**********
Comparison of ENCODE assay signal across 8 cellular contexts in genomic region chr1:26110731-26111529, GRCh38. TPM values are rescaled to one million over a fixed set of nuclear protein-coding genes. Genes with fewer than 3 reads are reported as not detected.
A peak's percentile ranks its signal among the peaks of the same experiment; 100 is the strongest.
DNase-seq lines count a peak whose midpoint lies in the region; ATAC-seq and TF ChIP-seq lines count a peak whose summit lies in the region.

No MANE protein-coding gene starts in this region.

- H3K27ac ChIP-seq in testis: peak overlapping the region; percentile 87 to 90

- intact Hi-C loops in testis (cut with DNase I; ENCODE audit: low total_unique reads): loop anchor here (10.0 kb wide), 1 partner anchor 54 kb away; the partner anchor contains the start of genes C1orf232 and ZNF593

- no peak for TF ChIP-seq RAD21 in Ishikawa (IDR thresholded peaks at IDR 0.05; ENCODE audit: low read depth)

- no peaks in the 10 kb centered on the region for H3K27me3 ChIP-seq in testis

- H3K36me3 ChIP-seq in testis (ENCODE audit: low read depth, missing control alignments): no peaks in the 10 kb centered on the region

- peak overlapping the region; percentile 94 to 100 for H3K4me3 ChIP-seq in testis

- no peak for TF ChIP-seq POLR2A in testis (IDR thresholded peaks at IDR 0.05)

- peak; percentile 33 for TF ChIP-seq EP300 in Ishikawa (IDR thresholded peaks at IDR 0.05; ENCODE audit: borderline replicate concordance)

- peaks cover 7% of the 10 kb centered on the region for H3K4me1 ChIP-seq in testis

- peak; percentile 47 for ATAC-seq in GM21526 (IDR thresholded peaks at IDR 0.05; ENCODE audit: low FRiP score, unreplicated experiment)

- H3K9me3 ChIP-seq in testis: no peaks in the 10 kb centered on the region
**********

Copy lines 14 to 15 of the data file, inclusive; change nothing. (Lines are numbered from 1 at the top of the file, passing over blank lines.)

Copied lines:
- peak; percentile 47 for ATAC-seq in GM21526 (IDR thresholded peaks at IDR 0.05; ENCODE audit: low FRiP score, unreplicated experiment)

- H3K9me3 ChIP-seq in testis: no peaks in the 10 kb centered on the region